Off topic, but another slightly more shocking example of just how the drive of money has helped corporations know everything about us: How about being able to predict your marriage and divorce percentage to 90% accuracy? Better yet, how about doing that based on _what you buy_? Visa's got you all covered: [] ;)

Things like this make me wonder what knowledge about society these companies know about us, and aren't letting ourselves know, simply to help them turn a better profit.

Thinking about drug companies is a scary thought.

Another reason it's not done in the US... (0)

Anonymous Coward | more than 4 years ago | (#32453488)

They don't want traffic moving swiftly thru the city, because cars tend to go faster and faster and hit things. "Traffic Calming" is how they euphemistically describe things such as lane narrowing and speed humps, to deliberately keep traffic moving slowly. Yes, it really stinks and makes me angry to think about it, but that's politics in action.

Re:Another reason it's not done in the US... (2, Insightful)

tepples (727027) | more than 4 years ago | (#32453602)

"Traffic Calming" is how they euphemistically describe things such as lane narrowing and speed humps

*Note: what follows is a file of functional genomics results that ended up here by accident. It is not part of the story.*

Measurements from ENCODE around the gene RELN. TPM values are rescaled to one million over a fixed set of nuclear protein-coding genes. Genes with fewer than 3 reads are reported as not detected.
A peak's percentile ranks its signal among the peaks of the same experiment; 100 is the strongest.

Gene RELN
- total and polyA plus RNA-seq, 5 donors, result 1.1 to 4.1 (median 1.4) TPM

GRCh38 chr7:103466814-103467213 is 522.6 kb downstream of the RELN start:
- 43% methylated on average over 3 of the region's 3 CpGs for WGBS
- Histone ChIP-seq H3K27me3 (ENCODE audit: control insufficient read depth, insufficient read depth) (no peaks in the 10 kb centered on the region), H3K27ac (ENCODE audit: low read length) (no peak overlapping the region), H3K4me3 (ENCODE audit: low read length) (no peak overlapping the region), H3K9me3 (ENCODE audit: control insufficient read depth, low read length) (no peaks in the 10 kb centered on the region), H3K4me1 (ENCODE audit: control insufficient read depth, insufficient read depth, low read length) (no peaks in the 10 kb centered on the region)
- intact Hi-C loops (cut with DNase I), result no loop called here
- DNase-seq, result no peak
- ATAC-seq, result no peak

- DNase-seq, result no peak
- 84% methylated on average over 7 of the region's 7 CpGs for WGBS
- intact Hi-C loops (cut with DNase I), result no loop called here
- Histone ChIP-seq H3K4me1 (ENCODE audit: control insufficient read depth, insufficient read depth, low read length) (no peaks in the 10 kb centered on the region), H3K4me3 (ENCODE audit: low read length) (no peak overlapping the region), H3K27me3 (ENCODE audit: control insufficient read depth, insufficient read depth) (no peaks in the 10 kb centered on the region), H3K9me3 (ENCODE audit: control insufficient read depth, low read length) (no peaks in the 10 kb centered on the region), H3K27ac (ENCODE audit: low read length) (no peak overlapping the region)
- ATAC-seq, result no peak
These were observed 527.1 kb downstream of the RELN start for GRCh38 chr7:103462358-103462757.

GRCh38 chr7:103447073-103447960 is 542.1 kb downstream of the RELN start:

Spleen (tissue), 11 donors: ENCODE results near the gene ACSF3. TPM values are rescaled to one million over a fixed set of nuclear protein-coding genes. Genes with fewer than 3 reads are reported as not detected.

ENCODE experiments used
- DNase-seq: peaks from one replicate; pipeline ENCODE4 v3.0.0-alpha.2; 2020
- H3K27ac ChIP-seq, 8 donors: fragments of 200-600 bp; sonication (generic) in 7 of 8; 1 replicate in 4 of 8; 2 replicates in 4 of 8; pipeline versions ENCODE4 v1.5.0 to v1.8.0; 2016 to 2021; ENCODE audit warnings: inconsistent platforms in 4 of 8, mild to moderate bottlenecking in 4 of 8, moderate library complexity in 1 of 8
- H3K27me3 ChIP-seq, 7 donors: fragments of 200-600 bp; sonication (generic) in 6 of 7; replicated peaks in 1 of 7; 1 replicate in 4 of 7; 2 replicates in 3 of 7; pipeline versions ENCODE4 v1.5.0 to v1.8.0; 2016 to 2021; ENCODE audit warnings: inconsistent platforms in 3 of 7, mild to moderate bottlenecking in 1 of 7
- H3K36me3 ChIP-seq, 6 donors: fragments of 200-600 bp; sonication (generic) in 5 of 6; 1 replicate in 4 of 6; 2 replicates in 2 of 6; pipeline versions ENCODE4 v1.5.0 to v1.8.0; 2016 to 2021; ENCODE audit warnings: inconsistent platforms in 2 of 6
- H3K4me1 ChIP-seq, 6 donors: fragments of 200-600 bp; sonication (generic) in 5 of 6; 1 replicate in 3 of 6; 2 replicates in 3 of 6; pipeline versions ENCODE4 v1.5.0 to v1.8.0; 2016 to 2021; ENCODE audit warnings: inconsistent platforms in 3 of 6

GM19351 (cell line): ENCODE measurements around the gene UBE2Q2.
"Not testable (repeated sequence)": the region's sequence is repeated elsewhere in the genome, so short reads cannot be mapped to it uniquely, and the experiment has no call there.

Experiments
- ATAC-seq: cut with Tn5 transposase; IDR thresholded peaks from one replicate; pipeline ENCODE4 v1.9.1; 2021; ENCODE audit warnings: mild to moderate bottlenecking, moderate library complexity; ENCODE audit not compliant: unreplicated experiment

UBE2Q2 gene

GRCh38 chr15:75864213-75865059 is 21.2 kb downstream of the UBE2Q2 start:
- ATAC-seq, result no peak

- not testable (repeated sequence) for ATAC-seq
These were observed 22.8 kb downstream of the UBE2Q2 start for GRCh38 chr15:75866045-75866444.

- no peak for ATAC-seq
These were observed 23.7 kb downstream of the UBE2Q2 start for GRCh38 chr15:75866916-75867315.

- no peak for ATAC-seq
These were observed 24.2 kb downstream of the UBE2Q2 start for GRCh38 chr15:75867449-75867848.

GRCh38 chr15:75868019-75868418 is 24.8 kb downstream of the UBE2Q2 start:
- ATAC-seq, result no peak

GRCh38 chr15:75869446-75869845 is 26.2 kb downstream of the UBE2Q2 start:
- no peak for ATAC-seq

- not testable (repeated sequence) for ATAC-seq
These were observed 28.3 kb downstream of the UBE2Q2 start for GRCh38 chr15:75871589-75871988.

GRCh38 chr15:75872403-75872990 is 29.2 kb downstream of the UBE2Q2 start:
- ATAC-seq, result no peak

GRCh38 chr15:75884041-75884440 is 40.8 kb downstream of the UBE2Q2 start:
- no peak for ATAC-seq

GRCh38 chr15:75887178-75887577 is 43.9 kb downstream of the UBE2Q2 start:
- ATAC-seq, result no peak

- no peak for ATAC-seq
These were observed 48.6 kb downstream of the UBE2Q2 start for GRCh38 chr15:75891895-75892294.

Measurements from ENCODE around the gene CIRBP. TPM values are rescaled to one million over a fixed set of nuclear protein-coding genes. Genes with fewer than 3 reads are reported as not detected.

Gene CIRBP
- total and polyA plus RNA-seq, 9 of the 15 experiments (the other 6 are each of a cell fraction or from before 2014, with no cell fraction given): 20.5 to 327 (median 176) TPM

Then I've got an even better euphemism: "keeping the crosswalk safer for pedestrians". That's what politicians call it when they want votes.

Re:Another reason it's not done in the US... (-1, Flamebait)

royallthefourth (1564389) | more than 4 years ago | (#32453702)

The leading cause of death for people between 15 and 35 in the US is automobiles.

You sound like a big part of the problem.

Re:Another reason it's not done in the US... (3, Insightful)

thePowerOfGrayskull (905905) | more than 4 years ago | (#32453910)

The leading cause of death for people between 15 and 35 in the US is automobiles.

You sound like a big part of the problem.

The leading cause of death is not automobiles, just like the leading cause of homicides is not guns.